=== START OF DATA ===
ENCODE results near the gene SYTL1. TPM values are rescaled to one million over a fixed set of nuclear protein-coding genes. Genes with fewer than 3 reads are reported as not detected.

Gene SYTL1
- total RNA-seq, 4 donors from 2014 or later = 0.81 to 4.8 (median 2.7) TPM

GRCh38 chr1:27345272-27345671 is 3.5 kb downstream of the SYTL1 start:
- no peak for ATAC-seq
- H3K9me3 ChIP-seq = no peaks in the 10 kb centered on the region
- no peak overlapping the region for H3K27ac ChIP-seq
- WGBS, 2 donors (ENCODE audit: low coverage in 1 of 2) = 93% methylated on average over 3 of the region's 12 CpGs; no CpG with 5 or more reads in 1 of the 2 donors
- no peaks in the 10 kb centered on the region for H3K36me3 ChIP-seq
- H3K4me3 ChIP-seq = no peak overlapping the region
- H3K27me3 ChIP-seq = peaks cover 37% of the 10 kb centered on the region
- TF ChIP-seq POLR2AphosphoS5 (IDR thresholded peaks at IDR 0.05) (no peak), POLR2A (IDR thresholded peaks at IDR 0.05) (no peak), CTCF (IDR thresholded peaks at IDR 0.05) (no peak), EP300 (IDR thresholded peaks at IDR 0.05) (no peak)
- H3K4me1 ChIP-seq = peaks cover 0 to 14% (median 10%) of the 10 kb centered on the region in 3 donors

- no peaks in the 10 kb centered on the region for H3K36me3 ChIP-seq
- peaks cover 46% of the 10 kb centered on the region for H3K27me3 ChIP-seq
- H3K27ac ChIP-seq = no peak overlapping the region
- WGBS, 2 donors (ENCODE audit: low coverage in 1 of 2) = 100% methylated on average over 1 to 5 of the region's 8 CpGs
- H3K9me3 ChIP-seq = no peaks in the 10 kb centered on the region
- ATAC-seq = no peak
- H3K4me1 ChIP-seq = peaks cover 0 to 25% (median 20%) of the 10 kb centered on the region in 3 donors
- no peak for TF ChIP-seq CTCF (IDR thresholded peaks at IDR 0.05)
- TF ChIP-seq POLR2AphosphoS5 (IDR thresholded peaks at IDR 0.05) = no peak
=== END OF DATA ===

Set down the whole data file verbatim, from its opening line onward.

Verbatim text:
ENCODE results near the gene SYTL1. TPM values are rescaled to one million over a fixed set of nuclear protein-coding genes. Genes with fewer than 3 reads are reported as not detected.

Gene SYTL1
- total RNA-seq, 4 donors from 2014 or later = 0.81 to 4.8 (median 2.7) TPM

GRCh38 chr1:27345272-27345671 is 3.5 kb downstream of the SYTL1 start:
- no peak for ATAC-seq
- H3K9me3 ChIP-seq = no peaks in the 10 kb centered on the region
- no peak overlapping the region for H3K27ac ChIP-seq
- WGBS, 2 donors (ENCODE audit: low coverage in 1 of 2) = 93% methylated on average over 3 of the region's 12 CpGs; no CpG with 5 or more reads in 1 of the 2 donors
- no peaks in the 10 kb centered on the region for H3K36me3 ChIP-seq
- H3K4me3 ChIP-seq = no peak overlapping the region
- H3K27me3 ChIP-seq = peaks cover 37% of the 10 kb centered on the region
- TF ChIP-seq POLR2AphosphoS5 (IDR thresholded peaks at IDR 0.05) (no peak), POLR2A (IDR thresholded peaks at IDR 0.05) (no peak), CTCF (IDR thresholded peaks at IDR 0.05) (no peak), EP300 (IDR thresholded peaks at IDR 0.05) (no peak)
- H3K4me1 ChIP-seq = peaks cover 0 to 14% (median 10%) of the 10 kb centered on the region in 3 donors

- no peaks in the 10 kb centered on the region for H3K36me3 ChIP-seq
- peaks cover 46% of the 10 kb centered on the region for H3K27me3 ChIP-seq
- H3K27ac ChIP-seq = no peak overlapping the region
- WGBS, 2 donors (ENCODE audit: low coverage in 1 of 2) = 100% methylated on average over 1 to 5 of the region's 8 CpGs
- H3K9me3 ChIP-seq = no peaks in the 10 kb centered on the region
- ATAC-seq = no peak
- H3K4me1 ChIP-seq = peaks cover 0 to 25% (median 20%) of the 10 kb centered on the region in 3 donors
- no peak for TF ChIP-seq CTCF (IDR thresholded peaks at IDR 0.05)
- TF ChIP-seq POLR2AphosphoS5 (IDR thresholded peaks at IDR 0.05) = no peak